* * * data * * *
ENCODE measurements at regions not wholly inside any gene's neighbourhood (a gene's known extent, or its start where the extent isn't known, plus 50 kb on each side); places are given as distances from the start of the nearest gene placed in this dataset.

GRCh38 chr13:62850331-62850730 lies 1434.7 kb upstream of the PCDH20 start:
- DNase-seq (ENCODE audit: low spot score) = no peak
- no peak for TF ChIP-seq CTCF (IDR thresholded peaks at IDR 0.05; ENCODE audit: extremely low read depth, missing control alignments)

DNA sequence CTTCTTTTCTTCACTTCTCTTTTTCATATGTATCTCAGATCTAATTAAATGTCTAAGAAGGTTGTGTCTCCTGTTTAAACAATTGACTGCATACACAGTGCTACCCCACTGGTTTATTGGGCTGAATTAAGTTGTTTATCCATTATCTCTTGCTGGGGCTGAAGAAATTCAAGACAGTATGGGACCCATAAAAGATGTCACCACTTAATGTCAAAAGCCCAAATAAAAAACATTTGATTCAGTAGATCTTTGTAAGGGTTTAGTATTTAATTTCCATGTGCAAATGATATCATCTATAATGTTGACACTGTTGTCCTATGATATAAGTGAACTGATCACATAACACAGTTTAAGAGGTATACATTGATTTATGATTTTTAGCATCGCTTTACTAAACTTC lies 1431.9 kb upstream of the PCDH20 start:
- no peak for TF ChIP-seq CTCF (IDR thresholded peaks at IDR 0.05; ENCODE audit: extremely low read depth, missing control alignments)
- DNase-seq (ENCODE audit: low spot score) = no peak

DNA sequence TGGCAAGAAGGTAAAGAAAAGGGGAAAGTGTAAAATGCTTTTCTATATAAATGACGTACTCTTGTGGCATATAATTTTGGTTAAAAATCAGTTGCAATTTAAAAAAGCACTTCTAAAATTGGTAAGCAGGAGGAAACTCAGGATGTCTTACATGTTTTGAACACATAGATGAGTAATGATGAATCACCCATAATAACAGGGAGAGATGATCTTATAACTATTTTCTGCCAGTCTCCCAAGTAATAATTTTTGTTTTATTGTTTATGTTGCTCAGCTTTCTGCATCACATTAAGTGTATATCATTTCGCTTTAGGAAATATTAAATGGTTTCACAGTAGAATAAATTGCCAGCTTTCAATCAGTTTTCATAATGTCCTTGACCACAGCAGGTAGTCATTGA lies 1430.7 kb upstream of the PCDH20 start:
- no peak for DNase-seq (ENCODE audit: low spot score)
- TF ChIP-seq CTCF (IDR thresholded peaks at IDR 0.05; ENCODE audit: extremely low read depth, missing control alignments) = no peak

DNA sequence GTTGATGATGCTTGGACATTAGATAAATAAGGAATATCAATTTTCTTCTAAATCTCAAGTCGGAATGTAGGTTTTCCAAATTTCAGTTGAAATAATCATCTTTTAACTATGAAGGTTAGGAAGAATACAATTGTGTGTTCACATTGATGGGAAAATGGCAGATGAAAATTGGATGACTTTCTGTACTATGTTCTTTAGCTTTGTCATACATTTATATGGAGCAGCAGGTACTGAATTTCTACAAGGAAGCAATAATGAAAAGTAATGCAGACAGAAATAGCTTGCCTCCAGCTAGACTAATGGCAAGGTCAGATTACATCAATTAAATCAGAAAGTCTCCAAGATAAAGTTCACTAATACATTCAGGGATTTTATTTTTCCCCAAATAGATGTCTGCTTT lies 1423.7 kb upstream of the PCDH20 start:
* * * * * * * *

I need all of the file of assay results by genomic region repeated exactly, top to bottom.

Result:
ENCODE measurements at regions not wholly inside any gene's neighbourhood (a gene's known extent, or its start where the extent isn't known, plus 50 kb on each side); places are given as distances from the start of the nearest gene placed in this dataset.

GRCh38 chr13:62850331-62850730 lies 1434.7 kb upstream of the PCDH20 start:
- DNase-seq (ENCODE audit: low spot score) = no peak
- no peak for TF ChIP-seq CTCF (IDR thresholded peaks at IDR 0.05; ENCODE audit: extremely low read depth, missing control alignments)

DNA sequence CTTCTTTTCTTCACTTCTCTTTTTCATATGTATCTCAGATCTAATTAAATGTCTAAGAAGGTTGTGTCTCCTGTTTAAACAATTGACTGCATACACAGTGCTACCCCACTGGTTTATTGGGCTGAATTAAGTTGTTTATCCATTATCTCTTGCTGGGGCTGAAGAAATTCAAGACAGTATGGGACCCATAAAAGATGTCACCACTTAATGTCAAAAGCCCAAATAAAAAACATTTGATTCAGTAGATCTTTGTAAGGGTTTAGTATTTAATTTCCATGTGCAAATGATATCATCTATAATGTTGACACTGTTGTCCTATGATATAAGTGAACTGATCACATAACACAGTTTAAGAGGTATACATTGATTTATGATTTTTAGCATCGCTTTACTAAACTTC lies 1431.9 kb upstream of the PCDH20 start:
- no peak for TF ChIP-seq CTCF (IDR thresholded peaks at IDR 0.05; ENCODE audit: extremely low read depth, missing control alignments)
- DNase-seq (ENCODE audit: low spot score) = no peak

DNA sequence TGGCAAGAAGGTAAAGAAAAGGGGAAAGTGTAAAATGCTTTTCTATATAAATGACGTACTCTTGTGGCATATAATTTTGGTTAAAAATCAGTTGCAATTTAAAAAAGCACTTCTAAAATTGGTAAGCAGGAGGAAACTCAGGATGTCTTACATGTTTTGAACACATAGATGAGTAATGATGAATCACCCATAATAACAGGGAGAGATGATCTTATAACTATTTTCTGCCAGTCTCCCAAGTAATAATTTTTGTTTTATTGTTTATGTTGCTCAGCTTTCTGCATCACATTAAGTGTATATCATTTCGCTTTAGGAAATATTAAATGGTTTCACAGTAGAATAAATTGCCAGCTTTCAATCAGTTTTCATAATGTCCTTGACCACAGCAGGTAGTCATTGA lies 1430.7 kb upstream of the PCDH20 start:
- no peak for DNase-seq (ENCODE audit: low spot score)
- TF ChIP-seq CTCF (IDR thresholded peaks at IDR 0.05; ENCODE audit: extremely low read depth, missing control alignments) = no peak

DNA sequence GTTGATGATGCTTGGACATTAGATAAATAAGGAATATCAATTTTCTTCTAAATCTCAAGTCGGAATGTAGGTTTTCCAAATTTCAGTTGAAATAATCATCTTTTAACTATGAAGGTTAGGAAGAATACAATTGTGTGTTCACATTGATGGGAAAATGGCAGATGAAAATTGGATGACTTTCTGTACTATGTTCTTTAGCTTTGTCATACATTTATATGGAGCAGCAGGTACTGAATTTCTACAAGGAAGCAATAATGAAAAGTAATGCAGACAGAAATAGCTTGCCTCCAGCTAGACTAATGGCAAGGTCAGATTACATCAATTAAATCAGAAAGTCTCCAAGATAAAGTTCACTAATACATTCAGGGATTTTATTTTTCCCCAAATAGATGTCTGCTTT lies 1423.7 kb upstream of the PCDH20 start: